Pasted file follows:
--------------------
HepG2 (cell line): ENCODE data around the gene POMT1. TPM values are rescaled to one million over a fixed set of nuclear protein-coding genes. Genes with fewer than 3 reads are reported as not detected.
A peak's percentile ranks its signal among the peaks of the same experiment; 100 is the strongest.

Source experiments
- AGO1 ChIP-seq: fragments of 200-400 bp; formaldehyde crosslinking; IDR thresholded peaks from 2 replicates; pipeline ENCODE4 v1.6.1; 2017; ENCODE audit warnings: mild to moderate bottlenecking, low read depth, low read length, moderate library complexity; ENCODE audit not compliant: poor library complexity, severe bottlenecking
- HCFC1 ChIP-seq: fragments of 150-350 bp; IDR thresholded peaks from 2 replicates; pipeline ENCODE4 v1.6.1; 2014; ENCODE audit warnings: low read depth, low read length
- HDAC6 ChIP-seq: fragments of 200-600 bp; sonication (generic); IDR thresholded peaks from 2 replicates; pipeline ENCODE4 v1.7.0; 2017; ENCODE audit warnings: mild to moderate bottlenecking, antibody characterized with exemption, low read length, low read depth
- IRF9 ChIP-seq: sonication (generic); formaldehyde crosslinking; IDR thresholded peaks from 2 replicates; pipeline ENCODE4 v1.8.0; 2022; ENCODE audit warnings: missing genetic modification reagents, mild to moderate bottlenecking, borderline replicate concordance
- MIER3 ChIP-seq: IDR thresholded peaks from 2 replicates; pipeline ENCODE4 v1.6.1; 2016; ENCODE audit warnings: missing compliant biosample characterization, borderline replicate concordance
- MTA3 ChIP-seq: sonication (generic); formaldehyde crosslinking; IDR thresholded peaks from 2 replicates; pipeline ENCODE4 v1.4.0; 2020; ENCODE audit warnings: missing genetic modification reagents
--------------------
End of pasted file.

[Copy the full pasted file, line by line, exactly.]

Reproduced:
HepG2 (cell line): ENCODE data around the gene POMT1. TPM values are rescaled to one million over a fixed set of nuclear protein-coding genes. Genes with fewer than 3 reads are reported as not detected.
A peak's percentile ranks its signal among the peaks of the same experiment; 100 is the strongest.

Source experiments
- AGO1 ChIP-seq: fragments of 200-400 bp; formaldehyde crosslinking; IDR thresholded peaks from 2 replicates; pipeline ENCODE4 v1.6.1; 2017; ENCODE audit warnings: mild to moderate bottlenecking, low read depth, low read length, moderate library complexity; ENCODE audit not compliant: poor library complexity, severe bottlenecking
- HCFC1 ChIP-seq: fragments of 150-350 bp; IDR thresholded peaks from 2 replicates; pipeline ENCODE4 v1.6.1; 2014; ENCODE audit warnings: low read depth, low read length
- HDAC6 ChIP-seq: fragments of 200-600 bp; sonication (generic); IDR thresholded peaks from 2 replicates; pipeline ENCODE4 v1.7.0; 2017; ENCODE audit warnings: mild to moderate bottlenecking, antibody characterized with exemption, low read length, low read depth
- IRF9 ChIP-seq: sonication (generic); formaldehyde crosslinking; IDR thresholded peaks from 2 replicates; pipeline ENCODE4 v1.8.0; 2022; ENCODE audit warnings: missing genetic modification reagents, mild to moderate bottlenecking, borderline replicate concordance
- MIER3 ChIP-seq: IDR thresholded peaks from 2 replicates; pipeline ENCODE4 v1.6.1; 2016; ENCODE audit warnings: missing compliant biosample characterization, borderline replicate concordance
- MTA3 ChIP-seq: sonication (generic); formaldehyde crosslinking; IDR thresholded peaks from 2 replicates; pipeline ENCODE4 v1.4.0; 2020; ENCODE audit warnings: missing genetic modification reagents